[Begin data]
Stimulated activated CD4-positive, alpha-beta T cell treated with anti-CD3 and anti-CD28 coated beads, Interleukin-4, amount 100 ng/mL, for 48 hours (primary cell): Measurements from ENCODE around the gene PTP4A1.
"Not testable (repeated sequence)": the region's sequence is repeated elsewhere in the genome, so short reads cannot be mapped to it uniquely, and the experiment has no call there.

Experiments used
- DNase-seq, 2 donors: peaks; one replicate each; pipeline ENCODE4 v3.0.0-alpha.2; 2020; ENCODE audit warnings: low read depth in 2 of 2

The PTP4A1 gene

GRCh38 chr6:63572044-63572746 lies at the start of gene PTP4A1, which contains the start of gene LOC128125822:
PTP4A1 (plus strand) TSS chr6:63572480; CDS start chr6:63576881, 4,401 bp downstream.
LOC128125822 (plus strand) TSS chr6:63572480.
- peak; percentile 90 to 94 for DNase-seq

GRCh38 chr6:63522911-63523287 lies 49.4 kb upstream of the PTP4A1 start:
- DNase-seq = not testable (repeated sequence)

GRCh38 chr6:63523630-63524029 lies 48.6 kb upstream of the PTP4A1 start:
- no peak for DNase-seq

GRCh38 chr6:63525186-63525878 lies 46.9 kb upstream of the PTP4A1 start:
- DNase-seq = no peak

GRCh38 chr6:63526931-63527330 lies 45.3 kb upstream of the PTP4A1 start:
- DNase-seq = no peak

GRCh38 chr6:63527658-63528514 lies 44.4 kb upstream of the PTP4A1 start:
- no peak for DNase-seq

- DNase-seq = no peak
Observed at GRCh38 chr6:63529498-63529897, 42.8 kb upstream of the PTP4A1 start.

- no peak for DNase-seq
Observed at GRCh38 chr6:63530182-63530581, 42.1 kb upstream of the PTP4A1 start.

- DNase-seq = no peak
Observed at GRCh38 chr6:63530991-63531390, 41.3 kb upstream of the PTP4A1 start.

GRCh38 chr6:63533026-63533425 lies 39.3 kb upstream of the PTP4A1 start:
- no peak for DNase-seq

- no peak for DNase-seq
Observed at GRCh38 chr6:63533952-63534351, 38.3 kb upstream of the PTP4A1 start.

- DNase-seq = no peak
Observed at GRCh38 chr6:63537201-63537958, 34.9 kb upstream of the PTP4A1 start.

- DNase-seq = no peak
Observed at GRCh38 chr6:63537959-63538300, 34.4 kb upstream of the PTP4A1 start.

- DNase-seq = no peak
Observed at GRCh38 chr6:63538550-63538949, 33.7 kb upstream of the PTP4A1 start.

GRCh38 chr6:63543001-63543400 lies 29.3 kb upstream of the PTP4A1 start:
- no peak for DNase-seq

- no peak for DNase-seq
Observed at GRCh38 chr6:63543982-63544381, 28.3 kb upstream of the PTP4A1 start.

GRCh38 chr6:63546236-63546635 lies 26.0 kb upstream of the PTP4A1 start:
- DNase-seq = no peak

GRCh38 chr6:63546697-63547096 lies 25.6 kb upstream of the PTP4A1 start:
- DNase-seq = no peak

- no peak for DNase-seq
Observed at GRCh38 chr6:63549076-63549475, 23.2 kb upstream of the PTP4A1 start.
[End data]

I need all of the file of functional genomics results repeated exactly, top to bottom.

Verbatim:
Stimulated activated CD4-positive, alpha-beta T cell treated with anti-CD3 and anti-CD28 coated beads, Interleukin-4, amount 100 ng/mL, for 48 hours (primary cell): Measurements from ENCODE around the gene PTP4A1.
"Not testable (repeated sequence)": the region's sequence is repeated elsewhere in the genome, so short reads cannot be mapped to it uniquely, and the experiment has no call there.

Experiments used
- DNase-seq, 2 donors: peaks; one replicate each; pipeline ENCODE4 v3.0.0-alpha.2; 2020; ENCODE audit warnings: low read depth in 2 of 2

The PTP4A1 gene

GRCh38 chr6:63572044-63572746 lies at the start of gene PTP4A1, which contains the start of gene LOC128125822:
PTP4A1 (plus strand) TSS chr6:63572480; CDS start chr6:63576881, 4,401 bp downstream.
LOC128125822 (plus strand) TSS chr6:63572480.
- peak; percentile 90 to 94 for DNase-seq

GRCh38 chr6:63522911-63523287 lies 49.4 kb upstream of the PTP4A1 start:
- DNase-seq = not testable (repeated sequence)

GRCh38 chr6:63523630-63524029 lies 48.6 kb upstream of the PTP4A1 start:
- no peak for DNase-seq

GRCh38 chr6:63525186-63525878 lies 46.9 kb upstream of the PTP4A1 start:
- DNase-seq = no peak

GRCh38 chr6:63526931-63527330 lies 45.3 kb upstream of the PTP4A1 start:
- DNase-seq = no peak

GRCh38 chr6:63527658-63528514 lies 44.4 kb upstream of the PTP4A1 start:
- no peak for DNase-seq

- DNase-seq = no peak
Observed at GRCh38 chr6:63529498-63529897, 42.8 kb upstream of the PTP4A1 start.

- no peak for DNase-seq
Observed at GRCh38 chr6:63530182-63530581, 42.1 kb upstream of the PTP4A1 start.

- DNase-seq = no peak
Observed at GRCh38 chr6:63530991-63531390, 41.3 kb upstream of the PTP4A1 start.

GRCh38 chr6:63533026-63533425 lies 39.3 kb upstream of the PTP4A1 start:
- no peak for DNase-seq

- no peak for DNase-seq
Observed at GRCh38 chr6:63533952-63534351, 38.3 kb upstream of the PTP4A1 start.

- DNase-seq = no peak
Observed at GRCh38 chr6:63537201-63537958, 34.9 kb upstream of the PTP4A1 start.

- DNase-seq = no peak
Observed at GRCh38 chr6:63537959-63538300, 34.4 kb upstream of the PTP4A1 start.

- DNase-seq = no peak
Observed at GRCh38 chr6:63538550-63538949, 33.7 kb upstream of the PTP4A1 start.

GRCh38 chr6:63543001-63543400 lies 29.3 kb upstream of the PTP4A1 start:
- no peak for DNase-seq

- no peak for DNase-seq
Observed at GRCh38 chr6:63543982-63544381, 28.3 kb upstream of the PTP4A1 start.

GRCh38 chr6:63546236-63546635 lies 26.0 kb upstream of the PTP4A1 start:
- DNase-seq = no peak

GRCh38 chr6:63546697-63547096 lies 25.6 kb upstream of the PTP4A1 start:
- DNase-seq = no peak

- no peak for DNase-seq
Observed at GRCh38 chr6:63549076-63549475, 23.2 kb upstream of the PTP4A1 start.